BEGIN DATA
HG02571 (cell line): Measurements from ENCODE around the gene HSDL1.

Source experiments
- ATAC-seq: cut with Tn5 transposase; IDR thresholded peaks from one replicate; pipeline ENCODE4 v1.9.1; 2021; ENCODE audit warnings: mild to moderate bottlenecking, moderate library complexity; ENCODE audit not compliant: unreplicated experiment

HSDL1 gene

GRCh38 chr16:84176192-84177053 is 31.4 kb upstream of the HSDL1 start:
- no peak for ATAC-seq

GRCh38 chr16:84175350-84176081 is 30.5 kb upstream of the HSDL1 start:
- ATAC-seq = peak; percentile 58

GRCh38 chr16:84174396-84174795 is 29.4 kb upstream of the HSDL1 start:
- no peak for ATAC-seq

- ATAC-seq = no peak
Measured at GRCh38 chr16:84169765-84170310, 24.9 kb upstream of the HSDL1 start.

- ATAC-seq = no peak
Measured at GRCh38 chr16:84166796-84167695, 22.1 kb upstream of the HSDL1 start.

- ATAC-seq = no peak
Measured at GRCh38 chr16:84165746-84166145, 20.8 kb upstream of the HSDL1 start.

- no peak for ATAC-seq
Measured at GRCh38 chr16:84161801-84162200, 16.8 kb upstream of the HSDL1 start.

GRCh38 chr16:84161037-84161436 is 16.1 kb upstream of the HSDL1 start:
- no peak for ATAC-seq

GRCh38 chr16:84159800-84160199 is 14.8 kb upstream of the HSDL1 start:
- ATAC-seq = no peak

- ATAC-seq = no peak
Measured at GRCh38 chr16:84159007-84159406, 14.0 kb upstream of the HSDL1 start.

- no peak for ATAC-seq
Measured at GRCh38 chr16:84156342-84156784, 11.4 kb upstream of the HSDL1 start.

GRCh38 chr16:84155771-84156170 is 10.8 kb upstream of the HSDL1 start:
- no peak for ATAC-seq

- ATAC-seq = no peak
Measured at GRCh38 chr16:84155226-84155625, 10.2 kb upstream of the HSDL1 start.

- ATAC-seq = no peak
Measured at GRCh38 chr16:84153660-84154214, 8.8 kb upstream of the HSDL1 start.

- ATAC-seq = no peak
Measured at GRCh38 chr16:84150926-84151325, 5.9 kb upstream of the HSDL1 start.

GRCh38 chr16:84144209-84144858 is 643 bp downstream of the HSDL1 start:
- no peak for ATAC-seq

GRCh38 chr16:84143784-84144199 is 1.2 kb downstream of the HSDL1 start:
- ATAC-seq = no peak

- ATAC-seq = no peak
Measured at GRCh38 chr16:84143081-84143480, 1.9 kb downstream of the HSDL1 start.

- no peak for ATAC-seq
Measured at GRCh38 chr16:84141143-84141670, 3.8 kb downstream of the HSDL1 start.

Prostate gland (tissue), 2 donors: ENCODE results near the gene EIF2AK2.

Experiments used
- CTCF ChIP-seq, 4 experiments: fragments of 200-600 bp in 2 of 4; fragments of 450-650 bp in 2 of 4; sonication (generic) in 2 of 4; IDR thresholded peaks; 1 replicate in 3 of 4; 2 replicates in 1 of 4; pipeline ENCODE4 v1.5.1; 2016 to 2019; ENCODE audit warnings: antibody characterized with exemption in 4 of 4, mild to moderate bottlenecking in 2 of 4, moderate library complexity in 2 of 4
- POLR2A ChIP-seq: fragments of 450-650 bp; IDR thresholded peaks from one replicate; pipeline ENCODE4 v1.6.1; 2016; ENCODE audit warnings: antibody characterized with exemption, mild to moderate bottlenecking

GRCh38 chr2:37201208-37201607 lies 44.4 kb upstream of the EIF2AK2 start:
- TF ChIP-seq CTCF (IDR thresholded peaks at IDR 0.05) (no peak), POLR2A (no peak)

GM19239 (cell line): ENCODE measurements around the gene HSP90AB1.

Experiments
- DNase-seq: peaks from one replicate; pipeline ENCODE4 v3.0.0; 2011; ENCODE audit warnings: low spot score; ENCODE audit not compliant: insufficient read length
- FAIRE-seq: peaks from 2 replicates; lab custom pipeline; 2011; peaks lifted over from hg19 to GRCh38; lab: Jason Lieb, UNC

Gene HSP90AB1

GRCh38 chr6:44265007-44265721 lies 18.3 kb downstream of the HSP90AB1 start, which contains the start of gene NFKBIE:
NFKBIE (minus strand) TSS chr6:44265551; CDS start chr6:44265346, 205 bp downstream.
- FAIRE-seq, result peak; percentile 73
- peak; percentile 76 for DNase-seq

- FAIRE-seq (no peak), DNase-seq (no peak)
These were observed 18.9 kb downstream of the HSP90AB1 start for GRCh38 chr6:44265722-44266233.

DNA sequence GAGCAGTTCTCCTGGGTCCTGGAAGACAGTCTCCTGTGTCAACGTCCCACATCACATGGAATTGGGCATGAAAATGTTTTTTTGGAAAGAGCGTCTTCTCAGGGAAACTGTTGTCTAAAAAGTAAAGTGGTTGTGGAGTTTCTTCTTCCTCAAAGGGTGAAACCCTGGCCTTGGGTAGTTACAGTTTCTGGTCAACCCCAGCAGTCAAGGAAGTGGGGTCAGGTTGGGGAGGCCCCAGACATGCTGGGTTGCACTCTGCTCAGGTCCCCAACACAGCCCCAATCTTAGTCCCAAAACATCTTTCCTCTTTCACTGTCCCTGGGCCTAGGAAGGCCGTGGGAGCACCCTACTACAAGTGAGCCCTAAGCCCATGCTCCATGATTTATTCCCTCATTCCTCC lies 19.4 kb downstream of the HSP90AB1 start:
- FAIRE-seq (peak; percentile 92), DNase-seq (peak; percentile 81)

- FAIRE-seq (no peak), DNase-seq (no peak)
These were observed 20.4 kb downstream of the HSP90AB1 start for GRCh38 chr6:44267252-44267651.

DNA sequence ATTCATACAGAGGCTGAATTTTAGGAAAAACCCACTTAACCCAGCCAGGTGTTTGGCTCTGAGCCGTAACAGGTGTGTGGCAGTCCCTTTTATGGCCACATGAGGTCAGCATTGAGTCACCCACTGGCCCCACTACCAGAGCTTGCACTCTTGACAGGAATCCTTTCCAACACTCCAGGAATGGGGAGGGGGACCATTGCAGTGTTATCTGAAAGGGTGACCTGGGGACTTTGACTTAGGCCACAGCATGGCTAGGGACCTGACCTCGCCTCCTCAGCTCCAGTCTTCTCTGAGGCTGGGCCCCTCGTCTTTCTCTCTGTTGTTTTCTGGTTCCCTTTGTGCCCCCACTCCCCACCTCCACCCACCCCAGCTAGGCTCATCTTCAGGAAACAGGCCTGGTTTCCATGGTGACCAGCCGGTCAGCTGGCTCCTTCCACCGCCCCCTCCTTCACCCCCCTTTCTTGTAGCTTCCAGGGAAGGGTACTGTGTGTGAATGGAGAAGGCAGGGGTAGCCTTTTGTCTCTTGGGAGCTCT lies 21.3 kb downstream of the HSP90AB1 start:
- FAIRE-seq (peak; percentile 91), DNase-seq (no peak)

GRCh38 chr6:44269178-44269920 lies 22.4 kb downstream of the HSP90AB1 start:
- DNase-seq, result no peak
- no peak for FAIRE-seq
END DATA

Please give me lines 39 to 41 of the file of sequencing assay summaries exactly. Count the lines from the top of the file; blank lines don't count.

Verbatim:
- ATAC-seq = no peak
Measured at GRCh38 chr16:84143081-84143480, 1.9 kb downstream of the HSDL1 start.

- no peak for ATAC-seq